Lovesick

“My grandparents were taken from California and put in various internment camps, then they moved to Chicago. My Great Granddad actually came to the United States from Japan, my family stayed there and everyone married into the Japanese community that was already there. There was a lot of difficult history in that period with the internment camps. After moving to Chicago, they really tried to distance themselves from their heritage. They didn’t speak Japanese and they didn’t want my Mom to speak Japanese, all in an effort to appear more American. Even so, my Mom was bullied quite a bit in school for being Japanese to which my grandparents just said `try and be as American as possible’. As a Japanese American who loves Japan, It’s been interesting because I think, I’m the first person in my family to turn back towards Japan. My Mom had never been to Japan until I invited her here.

I had a conversation with her recently asking her `how does she feel being a Japanese American?’ because as soon as she married she got rid of her Japanese middle name, because she hated it. It was ‘Masako’ which I think is really pretty, but people used to call her ‘Sak’ or ‘Sako’ and made fun of her for it.

“She didn’t feel a lot of Japanese pride. She doesn’t make Japanese food and we don’t have any Japanese things in our house, but I think that the fact that I’ve come here and had experiences here, and shown her what I love about this country, I think, in her own way, she’s reclaiming that part of herself that she didn’t really know about before and that makes me really happy.

“The thing that caught my imagination the most is Japan itself. If you look at what I’ve done in my life, in some ways it’s all connected to this country. I still remember my first trip here, it was transformative. For example, I learnt the value of trying new things and I’m more willing to open myself up to new experiences. I’m kind of lovesick for it. It’s the thread that ties my life together. There’s something about this place and the people I meet here.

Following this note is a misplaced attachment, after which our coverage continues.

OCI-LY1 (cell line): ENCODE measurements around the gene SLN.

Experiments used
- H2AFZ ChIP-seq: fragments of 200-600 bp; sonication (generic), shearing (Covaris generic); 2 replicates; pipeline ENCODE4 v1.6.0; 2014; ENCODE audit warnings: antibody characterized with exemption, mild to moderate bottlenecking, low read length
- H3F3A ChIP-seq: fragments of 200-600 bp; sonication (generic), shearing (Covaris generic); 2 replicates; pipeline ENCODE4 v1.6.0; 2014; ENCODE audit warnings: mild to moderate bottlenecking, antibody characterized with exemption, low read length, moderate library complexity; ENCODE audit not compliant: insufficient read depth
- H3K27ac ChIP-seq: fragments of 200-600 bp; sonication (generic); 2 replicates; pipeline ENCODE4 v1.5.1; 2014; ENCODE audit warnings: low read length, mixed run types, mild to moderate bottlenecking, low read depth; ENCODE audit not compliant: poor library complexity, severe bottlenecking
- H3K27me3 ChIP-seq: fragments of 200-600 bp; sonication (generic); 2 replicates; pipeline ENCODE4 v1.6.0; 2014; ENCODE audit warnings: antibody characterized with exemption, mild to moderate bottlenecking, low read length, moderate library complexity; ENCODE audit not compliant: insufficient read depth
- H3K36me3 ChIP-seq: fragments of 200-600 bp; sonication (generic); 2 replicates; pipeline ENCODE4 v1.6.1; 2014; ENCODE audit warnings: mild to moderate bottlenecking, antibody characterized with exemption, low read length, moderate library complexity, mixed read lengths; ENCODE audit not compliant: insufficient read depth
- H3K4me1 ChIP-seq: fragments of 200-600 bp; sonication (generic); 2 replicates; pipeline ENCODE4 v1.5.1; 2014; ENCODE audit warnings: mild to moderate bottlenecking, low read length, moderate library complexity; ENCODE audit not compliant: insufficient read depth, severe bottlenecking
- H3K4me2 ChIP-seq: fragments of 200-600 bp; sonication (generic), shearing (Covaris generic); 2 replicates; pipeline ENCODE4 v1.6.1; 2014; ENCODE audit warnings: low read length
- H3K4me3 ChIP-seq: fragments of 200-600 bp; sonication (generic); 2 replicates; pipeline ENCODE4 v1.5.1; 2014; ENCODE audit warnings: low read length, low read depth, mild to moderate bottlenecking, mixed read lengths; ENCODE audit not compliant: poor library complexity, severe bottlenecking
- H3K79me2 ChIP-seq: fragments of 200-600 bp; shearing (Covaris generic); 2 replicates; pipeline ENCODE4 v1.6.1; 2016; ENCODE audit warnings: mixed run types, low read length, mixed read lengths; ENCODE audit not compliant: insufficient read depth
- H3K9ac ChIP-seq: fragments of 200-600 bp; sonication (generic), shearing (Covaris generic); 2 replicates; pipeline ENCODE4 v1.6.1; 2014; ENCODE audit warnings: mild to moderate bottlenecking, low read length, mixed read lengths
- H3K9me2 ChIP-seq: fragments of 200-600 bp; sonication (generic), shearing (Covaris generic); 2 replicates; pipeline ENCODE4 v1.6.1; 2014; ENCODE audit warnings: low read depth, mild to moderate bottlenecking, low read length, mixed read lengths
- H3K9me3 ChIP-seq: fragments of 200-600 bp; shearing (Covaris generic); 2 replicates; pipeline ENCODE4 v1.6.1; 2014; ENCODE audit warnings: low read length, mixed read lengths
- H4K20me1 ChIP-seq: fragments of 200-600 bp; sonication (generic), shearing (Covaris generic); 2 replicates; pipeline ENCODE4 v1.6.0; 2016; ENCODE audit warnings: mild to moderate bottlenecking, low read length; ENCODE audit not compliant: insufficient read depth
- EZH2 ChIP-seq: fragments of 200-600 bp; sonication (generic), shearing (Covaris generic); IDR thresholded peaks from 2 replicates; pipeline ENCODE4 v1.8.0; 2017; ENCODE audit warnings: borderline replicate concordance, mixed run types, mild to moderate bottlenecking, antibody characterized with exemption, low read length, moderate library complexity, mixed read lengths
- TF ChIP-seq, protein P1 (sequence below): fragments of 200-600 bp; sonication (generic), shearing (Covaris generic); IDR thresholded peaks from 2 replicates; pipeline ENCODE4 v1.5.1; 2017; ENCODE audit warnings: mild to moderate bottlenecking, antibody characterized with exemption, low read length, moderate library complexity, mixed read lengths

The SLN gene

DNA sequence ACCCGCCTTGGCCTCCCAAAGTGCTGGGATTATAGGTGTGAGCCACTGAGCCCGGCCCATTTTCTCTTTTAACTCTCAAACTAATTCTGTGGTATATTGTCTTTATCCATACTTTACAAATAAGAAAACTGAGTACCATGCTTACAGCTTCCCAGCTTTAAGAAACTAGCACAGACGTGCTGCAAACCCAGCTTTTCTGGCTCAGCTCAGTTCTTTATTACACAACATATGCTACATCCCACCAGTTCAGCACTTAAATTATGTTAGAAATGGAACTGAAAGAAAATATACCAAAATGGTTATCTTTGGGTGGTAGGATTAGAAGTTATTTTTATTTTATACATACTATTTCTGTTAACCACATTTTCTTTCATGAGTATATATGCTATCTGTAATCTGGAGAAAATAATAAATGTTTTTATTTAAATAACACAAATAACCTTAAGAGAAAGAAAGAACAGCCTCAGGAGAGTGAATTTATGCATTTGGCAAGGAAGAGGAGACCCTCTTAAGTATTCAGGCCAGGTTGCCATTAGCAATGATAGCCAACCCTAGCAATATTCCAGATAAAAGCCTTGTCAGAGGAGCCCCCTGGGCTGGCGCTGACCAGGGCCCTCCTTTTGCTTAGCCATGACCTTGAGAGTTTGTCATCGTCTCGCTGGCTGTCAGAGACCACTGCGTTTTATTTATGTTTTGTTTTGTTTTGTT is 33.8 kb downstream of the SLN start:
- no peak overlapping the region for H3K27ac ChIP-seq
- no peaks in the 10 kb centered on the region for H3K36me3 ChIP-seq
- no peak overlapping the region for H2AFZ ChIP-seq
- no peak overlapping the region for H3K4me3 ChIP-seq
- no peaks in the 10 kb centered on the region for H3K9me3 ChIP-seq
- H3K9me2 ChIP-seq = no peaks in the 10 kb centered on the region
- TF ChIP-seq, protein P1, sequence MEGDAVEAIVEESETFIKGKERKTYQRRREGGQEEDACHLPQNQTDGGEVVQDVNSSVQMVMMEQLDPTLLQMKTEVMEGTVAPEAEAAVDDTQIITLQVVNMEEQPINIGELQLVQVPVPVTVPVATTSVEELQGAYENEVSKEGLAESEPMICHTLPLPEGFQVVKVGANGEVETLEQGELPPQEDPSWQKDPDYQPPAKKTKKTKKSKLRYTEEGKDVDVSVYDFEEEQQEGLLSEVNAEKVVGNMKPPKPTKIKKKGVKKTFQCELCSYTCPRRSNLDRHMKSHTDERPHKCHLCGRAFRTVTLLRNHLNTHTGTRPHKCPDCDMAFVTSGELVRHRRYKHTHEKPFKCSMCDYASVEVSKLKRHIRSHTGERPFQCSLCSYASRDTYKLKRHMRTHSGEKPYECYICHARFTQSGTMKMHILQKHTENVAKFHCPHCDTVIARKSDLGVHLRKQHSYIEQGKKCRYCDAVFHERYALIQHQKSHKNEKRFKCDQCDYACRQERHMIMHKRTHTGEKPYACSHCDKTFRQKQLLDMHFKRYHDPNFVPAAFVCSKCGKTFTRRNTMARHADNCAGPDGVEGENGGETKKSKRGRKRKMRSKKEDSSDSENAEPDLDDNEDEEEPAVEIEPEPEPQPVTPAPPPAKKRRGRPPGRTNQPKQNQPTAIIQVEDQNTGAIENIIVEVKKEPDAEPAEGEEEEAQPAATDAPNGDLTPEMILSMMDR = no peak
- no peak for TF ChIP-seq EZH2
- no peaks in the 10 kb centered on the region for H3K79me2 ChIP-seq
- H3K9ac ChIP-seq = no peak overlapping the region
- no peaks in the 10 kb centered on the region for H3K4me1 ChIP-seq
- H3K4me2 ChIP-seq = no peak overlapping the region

“I feel like I pine for it the way that I pine for people. When I’m away from Japan for a long time, I watch videos and look at pictures of it, and cook Japanese food. Just being close to it makes me excited in the same way as being close to someone who strikes a chord with me makes me excited. I get goosebumps when I come back here. I was so afraid that the feeling was going to go away. I thought `This can’t last, right?’ or `I’m going to get jaded at some point, right?’ That fear also makes me want to enjoy it now while I still feel that way.”

Interview & photograph by: Mark Horbury

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tokyointerlopers

Finding diversity and inclusion. Breaking down barriers one post at a time. Stories and snapshots of foreigners making their way in Japan.

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